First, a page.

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My choice has been to stay in the ivory tower: Jean Tirole

Jean Tirole won the Nobel in economics on Monday. When he woke up Tuesday, he said that he was still “over the moon”. He was so happy that he agreed to spend some time chatting with Binyamin Appelbaum about net neutrality, Amazon.com and his current research interests. Here is a lightly edited version of the interview:

I’ve asked a number of economists to summarise the Tirole approach to regulation, and they basically agree the best answer is, “It’s complicated.”

There’s no easy line in summarising my contribution and the contribution of my colleagues. It is industry-specific. The way you regulate payment cards has nothing to do with the way that you regulate intellectual property or railroads. There are lots of idiosyncratic factors. That’s what makes it all so interesting. It’s very rich.

It requires some understanding of how an industry works. And then the reasoning is very much based on game theory. Usually, we don’t have a perfectly competitive market, so we use game theory, which describes situations with a small number of actors. And information economics, those are the tools. But then you go into the industries and try to think about the possible rules. It’s not a one-line thing.

What drew you to this field? When you started in the late 1970s, industrial organisation and regulation was not attracting a lot of top researchers.

It was basically a meeting between topical issues about rethinking antitrust policy and regulatory economics and also a meeting with some key people. I started doing it when I was graduate student at MIT [Massachusetts Institute of Technology], with Drew Fudenberg who’s now at Harvard and Eric Maskin who’s at Harvard, who really worked with me on those topics and then later with Jean-Jacques Laffont. There were these people and there was this challenge. Nobody knew how to deregulate telecom or power companies.

Do you measure your success as an academic in terms of your ability to rewrite government policy? How much do you focus on shaping public policy?

Not much. In a sense I’m mainly a researcher. If my recommendations are applied, I’m very happy about it, and I try to formulate them in simple ways. But you remember Keynes saying politicians and policy makers use economics that is defunct. There is something to that. You develop new ideas and they percolate or they don’t. But my choice has been to stay in the ivory tower. I try to be applied. I think the work has influenced antitrust authorities. But I think my competitive advantage is really to try to think about new paradigms.

I’m curious for your thoughts on the “net neutrality” debate. Should governments prevent bandwidth providers from charging premiums?

I haven’t worked on net neutrality. It means several things. One of them is paying for bandwidth and congestion, and that’s natural economics because we want firms to pay for the social costs of their choices. But people are afraid and the regulators are afraid that the bottlenecks will actually use their market power to expropriate from content providers, and that’s why we need to remain careful. I follow it from afar. But I should pay attention to what I know and not talk more just because I won a Nobel Prize.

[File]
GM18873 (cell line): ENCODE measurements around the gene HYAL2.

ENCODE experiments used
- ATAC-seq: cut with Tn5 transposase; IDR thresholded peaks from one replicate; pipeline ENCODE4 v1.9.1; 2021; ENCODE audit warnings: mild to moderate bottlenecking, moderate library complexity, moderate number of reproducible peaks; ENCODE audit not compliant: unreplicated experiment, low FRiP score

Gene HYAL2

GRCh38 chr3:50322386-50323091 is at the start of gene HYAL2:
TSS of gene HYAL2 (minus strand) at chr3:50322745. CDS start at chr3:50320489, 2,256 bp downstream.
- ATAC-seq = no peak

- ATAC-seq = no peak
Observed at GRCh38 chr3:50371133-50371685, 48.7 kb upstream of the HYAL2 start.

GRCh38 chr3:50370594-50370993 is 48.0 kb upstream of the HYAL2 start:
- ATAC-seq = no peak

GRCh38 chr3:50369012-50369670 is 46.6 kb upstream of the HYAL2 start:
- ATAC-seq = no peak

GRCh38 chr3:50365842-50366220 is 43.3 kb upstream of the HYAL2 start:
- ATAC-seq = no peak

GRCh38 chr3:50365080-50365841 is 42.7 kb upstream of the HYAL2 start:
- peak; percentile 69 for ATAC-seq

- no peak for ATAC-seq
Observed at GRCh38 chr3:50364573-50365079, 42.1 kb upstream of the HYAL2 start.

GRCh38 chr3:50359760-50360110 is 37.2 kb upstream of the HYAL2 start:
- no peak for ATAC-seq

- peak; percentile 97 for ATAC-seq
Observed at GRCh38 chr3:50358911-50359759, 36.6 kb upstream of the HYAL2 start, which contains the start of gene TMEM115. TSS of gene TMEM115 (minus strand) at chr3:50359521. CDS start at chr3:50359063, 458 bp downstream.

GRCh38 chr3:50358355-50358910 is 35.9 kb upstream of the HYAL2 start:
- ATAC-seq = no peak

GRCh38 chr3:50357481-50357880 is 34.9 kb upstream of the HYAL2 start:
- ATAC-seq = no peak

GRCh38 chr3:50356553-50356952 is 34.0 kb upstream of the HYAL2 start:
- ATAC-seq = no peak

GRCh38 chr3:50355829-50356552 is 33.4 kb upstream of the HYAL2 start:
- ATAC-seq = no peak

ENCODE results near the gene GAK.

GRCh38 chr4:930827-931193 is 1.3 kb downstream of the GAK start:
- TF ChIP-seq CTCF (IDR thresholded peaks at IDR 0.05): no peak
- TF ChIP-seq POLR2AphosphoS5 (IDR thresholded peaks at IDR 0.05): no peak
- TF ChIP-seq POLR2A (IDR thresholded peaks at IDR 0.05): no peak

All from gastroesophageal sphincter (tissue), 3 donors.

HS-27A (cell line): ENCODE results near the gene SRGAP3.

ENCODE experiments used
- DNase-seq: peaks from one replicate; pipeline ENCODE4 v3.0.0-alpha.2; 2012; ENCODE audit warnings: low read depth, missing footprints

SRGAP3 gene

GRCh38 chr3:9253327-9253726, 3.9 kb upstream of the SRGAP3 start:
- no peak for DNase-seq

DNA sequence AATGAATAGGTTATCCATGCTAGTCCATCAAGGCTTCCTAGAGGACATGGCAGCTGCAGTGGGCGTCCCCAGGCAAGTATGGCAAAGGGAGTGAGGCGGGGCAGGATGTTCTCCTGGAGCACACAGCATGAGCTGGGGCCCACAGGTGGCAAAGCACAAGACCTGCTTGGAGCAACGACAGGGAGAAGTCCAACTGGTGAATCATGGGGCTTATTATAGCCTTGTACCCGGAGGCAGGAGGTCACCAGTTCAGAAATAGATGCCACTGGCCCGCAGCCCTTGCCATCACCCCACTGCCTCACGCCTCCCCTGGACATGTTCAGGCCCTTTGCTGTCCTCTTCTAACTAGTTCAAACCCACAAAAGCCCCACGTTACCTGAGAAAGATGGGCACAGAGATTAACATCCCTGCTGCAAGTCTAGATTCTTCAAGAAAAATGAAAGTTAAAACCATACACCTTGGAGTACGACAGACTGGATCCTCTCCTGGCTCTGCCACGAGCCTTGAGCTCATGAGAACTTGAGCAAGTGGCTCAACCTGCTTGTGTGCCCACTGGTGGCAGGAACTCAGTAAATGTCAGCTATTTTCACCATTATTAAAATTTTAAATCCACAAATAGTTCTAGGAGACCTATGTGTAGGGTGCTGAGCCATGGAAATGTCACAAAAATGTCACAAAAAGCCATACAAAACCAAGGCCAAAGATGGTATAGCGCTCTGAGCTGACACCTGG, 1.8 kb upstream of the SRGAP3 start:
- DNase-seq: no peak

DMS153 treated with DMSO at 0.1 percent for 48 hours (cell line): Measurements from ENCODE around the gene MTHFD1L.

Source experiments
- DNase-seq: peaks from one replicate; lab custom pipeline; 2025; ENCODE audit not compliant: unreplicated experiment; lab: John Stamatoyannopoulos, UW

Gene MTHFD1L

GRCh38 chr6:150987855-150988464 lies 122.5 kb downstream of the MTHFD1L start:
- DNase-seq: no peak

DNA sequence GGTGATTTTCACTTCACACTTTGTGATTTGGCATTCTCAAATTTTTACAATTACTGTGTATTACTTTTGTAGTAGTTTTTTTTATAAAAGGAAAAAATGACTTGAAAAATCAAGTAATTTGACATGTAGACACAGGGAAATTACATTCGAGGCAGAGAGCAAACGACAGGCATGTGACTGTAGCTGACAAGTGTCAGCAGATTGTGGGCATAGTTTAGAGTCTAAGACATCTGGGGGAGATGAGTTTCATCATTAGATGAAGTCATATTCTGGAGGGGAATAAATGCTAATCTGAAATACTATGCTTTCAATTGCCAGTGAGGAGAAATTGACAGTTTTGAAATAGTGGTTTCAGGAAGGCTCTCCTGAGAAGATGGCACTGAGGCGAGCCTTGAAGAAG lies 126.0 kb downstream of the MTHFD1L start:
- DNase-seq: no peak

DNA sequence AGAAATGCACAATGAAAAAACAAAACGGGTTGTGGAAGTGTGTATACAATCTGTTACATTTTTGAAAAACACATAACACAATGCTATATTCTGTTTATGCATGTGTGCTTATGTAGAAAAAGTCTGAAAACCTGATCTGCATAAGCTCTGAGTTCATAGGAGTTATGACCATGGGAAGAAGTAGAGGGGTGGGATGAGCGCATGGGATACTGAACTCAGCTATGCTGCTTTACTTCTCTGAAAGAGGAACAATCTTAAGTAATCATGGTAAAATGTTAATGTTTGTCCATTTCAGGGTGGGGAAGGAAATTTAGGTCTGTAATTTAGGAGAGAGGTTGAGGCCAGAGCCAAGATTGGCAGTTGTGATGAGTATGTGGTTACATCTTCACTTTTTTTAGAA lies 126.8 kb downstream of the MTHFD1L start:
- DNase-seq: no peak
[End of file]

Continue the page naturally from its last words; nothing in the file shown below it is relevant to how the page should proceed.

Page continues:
Another issue in the headlines is Amazon’s battle with the publishing company Hachette. Is this an example of a two-sided market? Should governments be concerned about Amazon’s ability to extract concessions from suppliers?

Let’s not talk specifically. I’m worried that my new state might mean that people take everything I say seriously. … In a two-sided market, sometimes one side is going to pay all. We’ve seen that in software and Google, and it’s very common and there are good reasons for that. And there’s nothing inefficient and it has nothing to do with market power. When you have a small newspaper that’s free and just charges for advertising, it’s not preying on anyone. In terms of antitrust, those industries move very fast. You have a monopoly at some point in time and you must have the right conditions for entry, and the regulators have to look and be ready to intervene if it’s suppressing innovation.

What are you working on now?

One example, which is very important is intellectual property. You may have followed the recent debates about patents that are not that important before they are incorporated into a standard and then become important just because they are chosen over alternatives for inclusion into the standard – they become “standard-essential”. And then their owners can charge excessively high prices. With Josh Lerner at Harvard, we have proposed new rules to protect standards. It’s fine to reward innovation. It’s essential. But we want to reward important innovations. We don’t want to reward patents, which can command a lot of money just because they can be selected into the standard.

Do you think regulation is moving in the right direction? Are these increasingly complex regimes – some built on your work, some at odds with your work – improving our society, or getting in the way of innovation and growth?

What we have been trying to do is to get regulation, which is light enough in order to let innovation happen and to promote investment by the incumbents. Bad regulation can actually reduce growth quite a lot, can create a lot of problems. But we have to design rules to promote better regulation. That is our work as economists: to promote better and efficient regulation.

©2014 The New York Times

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